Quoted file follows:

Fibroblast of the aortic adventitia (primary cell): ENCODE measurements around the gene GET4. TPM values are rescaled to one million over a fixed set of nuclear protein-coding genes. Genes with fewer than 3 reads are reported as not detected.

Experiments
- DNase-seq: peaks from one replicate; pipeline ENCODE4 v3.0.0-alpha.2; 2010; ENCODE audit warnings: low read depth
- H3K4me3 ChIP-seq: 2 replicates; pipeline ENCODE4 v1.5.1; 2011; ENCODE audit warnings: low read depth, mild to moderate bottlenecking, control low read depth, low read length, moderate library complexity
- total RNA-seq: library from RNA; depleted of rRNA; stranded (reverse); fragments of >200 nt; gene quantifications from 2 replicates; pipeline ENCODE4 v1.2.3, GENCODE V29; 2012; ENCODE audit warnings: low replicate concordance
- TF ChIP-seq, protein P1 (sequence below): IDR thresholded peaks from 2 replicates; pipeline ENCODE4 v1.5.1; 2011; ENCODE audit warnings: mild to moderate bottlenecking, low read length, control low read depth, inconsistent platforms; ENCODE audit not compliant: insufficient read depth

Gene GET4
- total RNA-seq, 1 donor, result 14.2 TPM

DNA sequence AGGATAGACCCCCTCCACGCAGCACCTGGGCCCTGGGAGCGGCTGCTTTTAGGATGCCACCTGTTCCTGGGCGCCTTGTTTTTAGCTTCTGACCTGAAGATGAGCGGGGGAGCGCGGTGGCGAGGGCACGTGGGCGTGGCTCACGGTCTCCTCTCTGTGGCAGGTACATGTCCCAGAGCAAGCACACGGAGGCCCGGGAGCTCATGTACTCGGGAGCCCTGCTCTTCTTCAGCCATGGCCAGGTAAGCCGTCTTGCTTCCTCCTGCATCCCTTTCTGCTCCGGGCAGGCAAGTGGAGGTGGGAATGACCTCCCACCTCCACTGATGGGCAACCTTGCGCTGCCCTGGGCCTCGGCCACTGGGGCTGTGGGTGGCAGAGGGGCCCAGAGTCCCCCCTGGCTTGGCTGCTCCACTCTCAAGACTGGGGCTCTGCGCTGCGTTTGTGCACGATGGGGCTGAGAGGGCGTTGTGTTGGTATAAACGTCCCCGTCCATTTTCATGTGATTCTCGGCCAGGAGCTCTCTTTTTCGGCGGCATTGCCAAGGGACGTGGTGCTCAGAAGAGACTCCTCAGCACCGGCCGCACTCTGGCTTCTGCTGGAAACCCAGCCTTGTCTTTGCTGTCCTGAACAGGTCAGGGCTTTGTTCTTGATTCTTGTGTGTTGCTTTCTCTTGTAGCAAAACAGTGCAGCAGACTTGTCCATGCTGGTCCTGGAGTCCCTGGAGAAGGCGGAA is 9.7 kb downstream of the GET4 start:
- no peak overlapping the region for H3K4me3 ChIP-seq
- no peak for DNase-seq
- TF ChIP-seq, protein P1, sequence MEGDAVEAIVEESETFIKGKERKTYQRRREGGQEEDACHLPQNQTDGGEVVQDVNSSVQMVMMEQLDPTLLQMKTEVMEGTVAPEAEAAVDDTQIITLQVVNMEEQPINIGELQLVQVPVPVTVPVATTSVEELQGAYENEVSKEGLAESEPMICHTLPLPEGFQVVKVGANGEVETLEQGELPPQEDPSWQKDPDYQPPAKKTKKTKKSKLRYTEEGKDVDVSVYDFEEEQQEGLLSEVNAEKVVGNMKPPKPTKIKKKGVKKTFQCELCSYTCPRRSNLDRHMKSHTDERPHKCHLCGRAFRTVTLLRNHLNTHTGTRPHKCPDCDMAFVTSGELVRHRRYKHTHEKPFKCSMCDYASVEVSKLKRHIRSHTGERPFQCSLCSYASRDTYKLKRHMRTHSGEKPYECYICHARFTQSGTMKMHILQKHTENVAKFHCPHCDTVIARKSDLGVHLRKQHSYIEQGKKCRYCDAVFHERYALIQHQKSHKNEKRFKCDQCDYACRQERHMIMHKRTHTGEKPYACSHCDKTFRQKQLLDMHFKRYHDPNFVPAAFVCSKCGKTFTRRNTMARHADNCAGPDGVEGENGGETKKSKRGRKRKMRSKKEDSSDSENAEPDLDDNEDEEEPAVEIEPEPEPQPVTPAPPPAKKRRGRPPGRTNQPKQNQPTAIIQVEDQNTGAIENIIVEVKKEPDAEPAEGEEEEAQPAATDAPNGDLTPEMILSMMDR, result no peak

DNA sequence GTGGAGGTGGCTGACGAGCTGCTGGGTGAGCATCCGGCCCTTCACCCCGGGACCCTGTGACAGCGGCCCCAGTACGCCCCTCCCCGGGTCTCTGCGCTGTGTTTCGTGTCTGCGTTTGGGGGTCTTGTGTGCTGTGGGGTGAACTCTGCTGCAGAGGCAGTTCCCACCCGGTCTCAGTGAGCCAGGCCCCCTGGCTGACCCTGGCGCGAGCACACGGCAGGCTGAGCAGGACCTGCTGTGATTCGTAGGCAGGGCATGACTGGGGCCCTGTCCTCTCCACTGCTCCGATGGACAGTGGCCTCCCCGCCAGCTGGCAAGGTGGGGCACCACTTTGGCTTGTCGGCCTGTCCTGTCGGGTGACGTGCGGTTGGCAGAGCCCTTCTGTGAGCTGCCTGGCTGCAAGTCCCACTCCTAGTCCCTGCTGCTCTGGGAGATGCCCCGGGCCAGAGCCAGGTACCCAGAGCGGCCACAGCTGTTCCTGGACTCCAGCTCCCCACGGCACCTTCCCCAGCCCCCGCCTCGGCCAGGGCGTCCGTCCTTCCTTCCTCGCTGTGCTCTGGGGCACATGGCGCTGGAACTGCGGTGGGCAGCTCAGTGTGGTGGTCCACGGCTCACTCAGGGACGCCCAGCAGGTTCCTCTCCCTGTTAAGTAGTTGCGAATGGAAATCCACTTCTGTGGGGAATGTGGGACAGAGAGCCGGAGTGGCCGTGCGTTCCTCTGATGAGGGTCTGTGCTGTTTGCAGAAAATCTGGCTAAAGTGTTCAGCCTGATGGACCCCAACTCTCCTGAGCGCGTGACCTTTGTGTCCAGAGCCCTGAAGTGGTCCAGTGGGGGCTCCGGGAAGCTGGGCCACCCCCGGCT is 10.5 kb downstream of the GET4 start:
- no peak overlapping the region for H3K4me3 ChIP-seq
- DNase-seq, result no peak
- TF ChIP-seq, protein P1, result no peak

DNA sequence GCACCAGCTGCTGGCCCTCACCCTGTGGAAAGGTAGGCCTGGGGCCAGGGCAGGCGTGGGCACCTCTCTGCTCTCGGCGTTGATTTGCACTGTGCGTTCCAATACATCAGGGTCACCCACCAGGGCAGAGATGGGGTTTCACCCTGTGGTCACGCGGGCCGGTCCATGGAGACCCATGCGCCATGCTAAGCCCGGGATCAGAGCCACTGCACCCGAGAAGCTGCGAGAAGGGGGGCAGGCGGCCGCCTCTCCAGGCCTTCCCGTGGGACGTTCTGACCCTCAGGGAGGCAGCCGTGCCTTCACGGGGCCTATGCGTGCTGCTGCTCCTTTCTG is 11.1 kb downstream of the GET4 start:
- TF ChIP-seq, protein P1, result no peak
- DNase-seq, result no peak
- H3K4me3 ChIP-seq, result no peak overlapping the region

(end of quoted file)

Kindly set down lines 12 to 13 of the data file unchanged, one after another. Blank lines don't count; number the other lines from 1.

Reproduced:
- TF ChIP-seq, protein P1, sequence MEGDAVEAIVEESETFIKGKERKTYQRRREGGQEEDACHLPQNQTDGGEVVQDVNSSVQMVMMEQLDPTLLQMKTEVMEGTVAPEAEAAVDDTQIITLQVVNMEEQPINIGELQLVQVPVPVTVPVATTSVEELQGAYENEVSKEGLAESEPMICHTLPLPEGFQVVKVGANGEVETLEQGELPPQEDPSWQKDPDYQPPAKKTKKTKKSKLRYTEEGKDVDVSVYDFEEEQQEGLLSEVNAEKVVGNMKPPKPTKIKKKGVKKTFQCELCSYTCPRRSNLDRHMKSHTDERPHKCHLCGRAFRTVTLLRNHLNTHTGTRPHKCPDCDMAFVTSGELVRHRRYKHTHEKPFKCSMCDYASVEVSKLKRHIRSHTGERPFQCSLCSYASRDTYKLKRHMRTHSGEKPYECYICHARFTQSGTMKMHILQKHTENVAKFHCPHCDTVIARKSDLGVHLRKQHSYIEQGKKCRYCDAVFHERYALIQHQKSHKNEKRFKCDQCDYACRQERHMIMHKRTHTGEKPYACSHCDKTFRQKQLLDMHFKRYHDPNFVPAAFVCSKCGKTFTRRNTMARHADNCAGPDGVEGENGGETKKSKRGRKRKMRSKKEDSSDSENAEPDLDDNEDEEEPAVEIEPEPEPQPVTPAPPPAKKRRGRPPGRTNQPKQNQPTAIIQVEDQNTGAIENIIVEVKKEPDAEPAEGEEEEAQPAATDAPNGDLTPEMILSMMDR, result no peak

DNA sequence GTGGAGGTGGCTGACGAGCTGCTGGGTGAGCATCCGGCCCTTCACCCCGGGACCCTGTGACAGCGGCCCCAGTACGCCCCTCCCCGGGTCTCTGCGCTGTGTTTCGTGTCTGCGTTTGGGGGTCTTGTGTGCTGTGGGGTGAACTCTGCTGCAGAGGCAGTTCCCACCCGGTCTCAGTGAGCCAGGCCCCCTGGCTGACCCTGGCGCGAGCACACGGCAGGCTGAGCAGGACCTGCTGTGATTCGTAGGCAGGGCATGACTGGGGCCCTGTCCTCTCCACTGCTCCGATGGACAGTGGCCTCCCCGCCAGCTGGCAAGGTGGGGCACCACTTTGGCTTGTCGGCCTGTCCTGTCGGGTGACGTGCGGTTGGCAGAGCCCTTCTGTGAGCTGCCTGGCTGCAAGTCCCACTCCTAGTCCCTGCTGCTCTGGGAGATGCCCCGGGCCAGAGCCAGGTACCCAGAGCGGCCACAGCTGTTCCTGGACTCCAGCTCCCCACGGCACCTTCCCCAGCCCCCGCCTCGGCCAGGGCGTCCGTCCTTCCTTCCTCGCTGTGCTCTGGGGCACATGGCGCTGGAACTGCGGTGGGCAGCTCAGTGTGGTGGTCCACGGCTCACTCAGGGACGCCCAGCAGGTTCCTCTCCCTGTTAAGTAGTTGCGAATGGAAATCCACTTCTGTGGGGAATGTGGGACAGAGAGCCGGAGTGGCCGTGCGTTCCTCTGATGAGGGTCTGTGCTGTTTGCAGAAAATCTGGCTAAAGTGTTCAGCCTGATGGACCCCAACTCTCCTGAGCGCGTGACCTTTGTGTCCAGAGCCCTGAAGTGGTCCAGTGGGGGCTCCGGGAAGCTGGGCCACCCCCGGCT is 10.5 kb downstream of the GET4 start: